Folklore has spoken … Boks by 15

MARK KEOHANE, in Business Day Sport Monthly, writes it will be the Boks by 15 against the Aussies at Loftus on Saturday. At least that’s what history says.

Perception too often is accepted as fact. The perception of excellence in Springbok rugby is an illusion. The fact is the Springboks lose a lot of Test matches and have done so consistently over the last century.

They have a win percentage that has on occasion threatened 65% but is closer to 60%. It has always been this way. There have been some magnificent teams. Equally there have been some shockers, who have taken beatings abroad and been humiliated at home.

Time dulls the memory. Results are forgotten, folklore ensures only the good times are remembered and the good in one era become very good. The 30 metre kick to beat the All Blacks is now 60 metres. The tough men of the early 1900s were man mountains and when the current pretenders deliver a depressing result, the obvious is to hanker back to the days when Bok midfielders were more imposing than town marshalls – all 76 kilograms of them.

The modern player would not survive the amateur era. ‘In my day,’ says a player, who forgets he ever lost a Test.

‘Steak, chips and a bottle of wine,’ says another. ‘That was the pre-Test meal.’ Those were the days apparently when men were men, the Springboks were something mystical and pasta was something only the Italians ate.

And so we romance the game, listen to the stories told by those who were there, who saw the 60 metre kick, although it could have been 70 metres and take comfort that the Springboks, if not today, then most days were destroyers of opposition dreams and the ultimate challenge in world rugby.

‘You win in the Republic. Then you can call yourself a rugby player. The South African public acknowledges you can play … boy then you can play.’

You’ve heard them all …

‘A wounded Bok is a dangerous animal … There is nothing as imposing as a Bok team written off … Beware the mighty Boks … Wait till you get to altitude …’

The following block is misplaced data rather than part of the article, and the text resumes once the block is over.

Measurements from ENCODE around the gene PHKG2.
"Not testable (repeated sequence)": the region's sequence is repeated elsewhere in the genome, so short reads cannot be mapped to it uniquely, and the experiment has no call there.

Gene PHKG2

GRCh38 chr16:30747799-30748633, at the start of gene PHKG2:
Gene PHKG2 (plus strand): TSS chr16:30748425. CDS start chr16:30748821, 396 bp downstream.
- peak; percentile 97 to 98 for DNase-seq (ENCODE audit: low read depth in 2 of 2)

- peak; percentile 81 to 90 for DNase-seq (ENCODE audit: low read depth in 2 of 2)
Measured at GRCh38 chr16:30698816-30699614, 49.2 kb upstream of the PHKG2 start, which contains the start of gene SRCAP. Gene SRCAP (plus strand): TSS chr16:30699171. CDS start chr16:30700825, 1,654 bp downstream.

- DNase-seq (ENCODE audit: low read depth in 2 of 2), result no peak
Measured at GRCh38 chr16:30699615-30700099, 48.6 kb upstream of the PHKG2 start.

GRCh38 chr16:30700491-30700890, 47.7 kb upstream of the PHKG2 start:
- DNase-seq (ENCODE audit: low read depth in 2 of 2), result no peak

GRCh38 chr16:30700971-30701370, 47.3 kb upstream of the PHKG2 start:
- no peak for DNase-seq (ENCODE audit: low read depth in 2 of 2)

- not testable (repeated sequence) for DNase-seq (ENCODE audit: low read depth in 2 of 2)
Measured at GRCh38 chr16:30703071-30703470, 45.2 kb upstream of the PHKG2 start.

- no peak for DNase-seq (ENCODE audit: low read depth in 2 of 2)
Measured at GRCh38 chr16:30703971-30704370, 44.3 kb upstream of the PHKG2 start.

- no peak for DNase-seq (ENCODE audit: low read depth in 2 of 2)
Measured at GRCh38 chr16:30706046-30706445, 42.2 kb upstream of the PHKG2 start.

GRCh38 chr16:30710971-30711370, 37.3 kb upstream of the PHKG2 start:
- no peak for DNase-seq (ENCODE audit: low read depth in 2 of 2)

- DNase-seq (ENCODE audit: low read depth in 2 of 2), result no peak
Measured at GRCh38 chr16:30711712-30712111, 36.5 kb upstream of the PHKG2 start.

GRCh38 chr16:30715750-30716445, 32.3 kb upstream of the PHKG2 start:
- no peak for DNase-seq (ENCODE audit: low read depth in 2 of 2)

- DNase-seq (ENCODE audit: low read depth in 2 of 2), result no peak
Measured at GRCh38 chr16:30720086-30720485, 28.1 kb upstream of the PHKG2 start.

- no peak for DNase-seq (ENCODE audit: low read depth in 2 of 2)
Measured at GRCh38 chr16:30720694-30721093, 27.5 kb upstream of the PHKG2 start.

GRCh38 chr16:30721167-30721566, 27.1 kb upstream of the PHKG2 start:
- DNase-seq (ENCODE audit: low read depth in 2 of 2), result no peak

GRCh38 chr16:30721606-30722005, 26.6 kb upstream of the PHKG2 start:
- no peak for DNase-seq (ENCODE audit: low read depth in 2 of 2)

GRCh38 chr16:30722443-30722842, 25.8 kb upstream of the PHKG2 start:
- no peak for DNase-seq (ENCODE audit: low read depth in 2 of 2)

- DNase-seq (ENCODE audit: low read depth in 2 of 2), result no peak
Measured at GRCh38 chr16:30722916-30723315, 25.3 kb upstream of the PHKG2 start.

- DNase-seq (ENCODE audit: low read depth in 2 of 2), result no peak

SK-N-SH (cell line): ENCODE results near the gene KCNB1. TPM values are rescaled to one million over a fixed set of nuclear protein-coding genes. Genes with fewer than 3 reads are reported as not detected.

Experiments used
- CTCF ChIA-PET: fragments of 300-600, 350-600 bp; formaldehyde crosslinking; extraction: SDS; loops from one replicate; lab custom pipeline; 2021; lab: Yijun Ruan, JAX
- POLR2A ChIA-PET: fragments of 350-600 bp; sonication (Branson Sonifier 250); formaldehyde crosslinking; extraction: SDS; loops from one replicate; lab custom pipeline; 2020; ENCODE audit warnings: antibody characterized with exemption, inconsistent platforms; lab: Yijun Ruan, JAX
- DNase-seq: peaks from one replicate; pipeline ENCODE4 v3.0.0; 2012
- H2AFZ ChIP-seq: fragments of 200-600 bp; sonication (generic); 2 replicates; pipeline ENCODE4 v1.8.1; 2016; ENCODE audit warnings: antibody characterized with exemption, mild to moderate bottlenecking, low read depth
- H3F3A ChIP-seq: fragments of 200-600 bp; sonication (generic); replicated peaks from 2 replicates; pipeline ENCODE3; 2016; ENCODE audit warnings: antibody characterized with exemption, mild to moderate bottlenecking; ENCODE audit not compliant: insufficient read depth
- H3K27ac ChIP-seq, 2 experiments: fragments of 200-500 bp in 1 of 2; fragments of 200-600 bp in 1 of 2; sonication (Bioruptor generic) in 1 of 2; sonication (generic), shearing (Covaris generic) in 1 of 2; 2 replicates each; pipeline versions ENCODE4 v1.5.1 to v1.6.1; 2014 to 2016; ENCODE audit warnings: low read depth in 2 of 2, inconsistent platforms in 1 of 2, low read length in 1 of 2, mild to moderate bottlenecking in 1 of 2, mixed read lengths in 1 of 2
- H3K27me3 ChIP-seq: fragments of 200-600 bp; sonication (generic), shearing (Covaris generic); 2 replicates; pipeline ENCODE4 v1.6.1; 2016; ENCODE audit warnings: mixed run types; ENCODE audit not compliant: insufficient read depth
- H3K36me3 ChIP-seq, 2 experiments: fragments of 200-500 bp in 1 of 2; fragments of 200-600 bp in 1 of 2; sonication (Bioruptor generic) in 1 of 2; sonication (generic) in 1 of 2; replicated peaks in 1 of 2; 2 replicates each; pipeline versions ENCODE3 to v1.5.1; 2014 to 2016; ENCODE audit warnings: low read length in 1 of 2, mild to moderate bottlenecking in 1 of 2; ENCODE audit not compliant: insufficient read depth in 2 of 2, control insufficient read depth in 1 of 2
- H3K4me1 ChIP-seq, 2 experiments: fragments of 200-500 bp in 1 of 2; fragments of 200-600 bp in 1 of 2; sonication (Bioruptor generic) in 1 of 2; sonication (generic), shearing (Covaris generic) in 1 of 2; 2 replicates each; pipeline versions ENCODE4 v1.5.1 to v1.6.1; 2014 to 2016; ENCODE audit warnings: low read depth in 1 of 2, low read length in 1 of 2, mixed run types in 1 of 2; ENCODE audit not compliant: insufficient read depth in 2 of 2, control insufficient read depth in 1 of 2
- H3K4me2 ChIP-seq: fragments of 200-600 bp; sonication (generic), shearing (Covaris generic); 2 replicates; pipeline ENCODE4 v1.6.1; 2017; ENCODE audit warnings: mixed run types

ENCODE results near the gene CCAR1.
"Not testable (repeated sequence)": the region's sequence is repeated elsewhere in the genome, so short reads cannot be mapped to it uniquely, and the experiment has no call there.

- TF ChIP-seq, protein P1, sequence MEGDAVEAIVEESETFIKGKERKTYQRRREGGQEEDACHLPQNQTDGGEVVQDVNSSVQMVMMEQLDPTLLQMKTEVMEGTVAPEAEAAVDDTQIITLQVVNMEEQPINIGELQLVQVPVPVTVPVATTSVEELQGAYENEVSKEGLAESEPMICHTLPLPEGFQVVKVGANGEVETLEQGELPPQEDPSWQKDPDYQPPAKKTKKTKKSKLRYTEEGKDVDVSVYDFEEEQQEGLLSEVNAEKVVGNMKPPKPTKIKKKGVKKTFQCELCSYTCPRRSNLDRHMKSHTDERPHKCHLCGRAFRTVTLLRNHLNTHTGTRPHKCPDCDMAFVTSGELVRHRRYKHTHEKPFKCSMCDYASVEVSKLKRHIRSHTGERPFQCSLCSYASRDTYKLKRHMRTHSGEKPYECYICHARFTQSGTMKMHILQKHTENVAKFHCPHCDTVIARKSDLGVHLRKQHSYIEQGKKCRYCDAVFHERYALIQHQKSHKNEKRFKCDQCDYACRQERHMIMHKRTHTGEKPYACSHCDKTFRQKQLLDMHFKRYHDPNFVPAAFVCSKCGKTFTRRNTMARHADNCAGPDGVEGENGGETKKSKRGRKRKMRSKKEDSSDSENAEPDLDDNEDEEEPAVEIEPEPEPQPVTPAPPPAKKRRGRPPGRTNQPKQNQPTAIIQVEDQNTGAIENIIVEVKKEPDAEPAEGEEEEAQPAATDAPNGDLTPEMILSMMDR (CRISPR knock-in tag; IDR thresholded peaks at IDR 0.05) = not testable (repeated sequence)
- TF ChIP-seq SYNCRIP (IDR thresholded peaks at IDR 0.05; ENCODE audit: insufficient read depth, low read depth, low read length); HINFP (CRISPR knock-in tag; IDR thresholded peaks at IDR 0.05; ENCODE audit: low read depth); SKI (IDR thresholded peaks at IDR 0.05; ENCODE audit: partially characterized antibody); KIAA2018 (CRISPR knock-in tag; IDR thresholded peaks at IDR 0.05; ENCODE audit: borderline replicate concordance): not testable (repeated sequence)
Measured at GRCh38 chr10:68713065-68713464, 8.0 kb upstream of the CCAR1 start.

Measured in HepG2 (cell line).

Then we recall a glory moment when the Boks were given no chance of victory and won; when the world dismissed the challenge of those giants in green and gold and were forced to concede the greatness of those rugby men from the Republic.

The storytelling goes beyond rugby. Historically, it has been a life identity. A Springbok … it is what every white boy dreams to become. Post apartheid it is what every South African boy wants to be.

In sporting isolation the legend rose more than it grew. Mortals were immortal and no team could claim anything until they had proved it in the Republic.

Thus, for 20 years, the Boks were the best team in the world. Our rugby was of superior quality; our players dominated every South African media World XV.

Our boys kicked 70 metre penalties (forget the small matter of altitude). Those blokes overseas, they can’t even knock them over from 50 (forget the small matter of sea level).

The television images don’t lie.

The rugby media, be it in print, on television or radio, reinforce the legend.

‘You can’t call yourselves the world champions until you beat the Boks.’ That’s our response to New Zealand’s claim to have won the first ever World Cup in 1987.

And then we hosted the 1995 World Cup final and beat the All Blacks 15-12 in a final that went into extra-time. Andrew Mehrtens, ironically born in Durban, had the chance to win it for New Zealand with a drop goal attempt from 20 metres out and right in front. His kick, with less than a minute to play of normal time, missed and the game ended 9-all.

It was God’s will, said the older folk. It was written in the stars said the team management. There was no way we could lose, said the players. A greater force was guiding them.

And don’t forget that when a Jew plays for the Boks, that’s even greater confirmation defeat is never a consideration.

The All Blacks, a year later in 1996, beat the Boks four times in five, with three of the wins in South Africa. They won in Cape Town, Durban and in Pretoria.

But when they lost the last of the five Tests in Johannesburg, order was restored and the Boks had again shown the Kiwis and the world just who was the best.

As the legend grew, so too did the belief that nothing but an emphatic victory every Saturday would suffice. A failure to deliver was treated with disgust; apparently such was the rarity.

‘How? We are the Boks … We don’t lose.’

But we do, too often when reality is measured against perception.

‘Not in my day,’ screams a newspaper headline. Another of yesterday’s heroes has given up on the jersey he once wore as symbol of superiority in everything rugby and most things generally.

‘I don’t watch the kids of today. They’re soft. I’d rather mow my lawn.’

The media fuels the frenzy. Another of the all-time greats, with a Test record of nine wins in 17, says he is embarrassed to call himself a Bok if the lot that just disgraced the jersey are still called Boks.